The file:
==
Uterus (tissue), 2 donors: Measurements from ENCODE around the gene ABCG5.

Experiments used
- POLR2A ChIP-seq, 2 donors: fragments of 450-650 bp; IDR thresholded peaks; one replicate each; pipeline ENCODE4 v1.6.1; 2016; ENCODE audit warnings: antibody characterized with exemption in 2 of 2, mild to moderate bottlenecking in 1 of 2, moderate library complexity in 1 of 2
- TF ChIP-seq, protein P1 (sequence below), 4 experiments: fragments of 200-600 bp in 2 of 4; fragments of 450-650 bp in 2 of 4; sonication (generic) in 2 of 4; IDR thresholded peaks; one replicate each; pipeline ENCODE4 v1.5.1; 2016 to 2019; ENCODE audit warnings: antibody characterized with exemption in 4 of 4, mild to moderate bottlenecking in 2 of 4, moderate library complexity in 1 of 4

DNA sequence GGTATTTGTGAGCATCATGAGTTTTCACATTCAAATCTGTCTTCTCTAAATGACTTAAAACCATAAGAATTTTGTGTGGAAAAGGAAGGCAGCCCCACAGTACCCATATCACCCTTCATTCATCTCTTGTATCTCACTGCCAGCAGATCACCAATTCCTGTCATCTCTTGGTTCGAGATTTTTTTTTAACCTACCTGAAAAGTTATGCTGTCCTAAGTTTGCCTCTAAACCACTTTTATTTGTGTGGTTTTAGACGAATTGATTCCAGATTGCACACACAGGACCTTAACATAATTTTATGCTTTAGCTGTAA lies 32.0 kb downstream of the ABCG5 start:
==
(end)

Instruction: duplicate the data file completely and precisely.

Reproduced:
Uterus (tissue), 2 donors: Measurements from ENCODE around the gene ABCG5.

Experiments used
- POLR2A ChIP-seq, 2 donors: fragments of 450-650 bp; IDR thresholded peaks; one replicate each; pipeline ENCODE4 v1.6.1; 2016; ENCODE audit warnings: antibody characterized with exemption in 2 of 2, mild to moderate bottlenecking in 1 of 2, moderate library complexity in 1 of 2
- TF ChIP-seq, protein P1 (sequence below), 4 experiments: fragments of 200-600 bp in 2 of 4; fragments of 450-650 bp in 2 of 4; sonication (generic) in 2 of 4; IDR thresholded peaks; one replicate each; pipeline ENCODE4 v1.5.1; 2016 to 2019; ENCODE audit warnings: antibody characterized with exemption in 4 of 4, mild to moderate bottlenecking in 2 of 4, moderate library complexity in 1 of 4

DNA sequence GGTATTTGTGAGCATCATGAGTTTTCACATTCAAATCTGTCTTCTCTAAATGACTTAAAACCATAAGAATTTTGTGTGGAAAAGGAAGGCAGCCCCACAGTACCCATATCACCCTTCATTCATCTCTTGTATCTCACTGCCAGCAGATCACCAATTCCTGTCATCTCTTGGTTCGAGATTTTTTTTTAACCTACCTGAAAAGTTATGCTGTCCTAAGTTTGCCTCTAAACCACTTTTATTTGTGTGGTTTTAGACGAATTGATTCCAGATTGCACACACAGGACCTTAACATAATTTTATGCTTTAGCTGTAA lies 32.0 kb downstream of the ABCG5 start: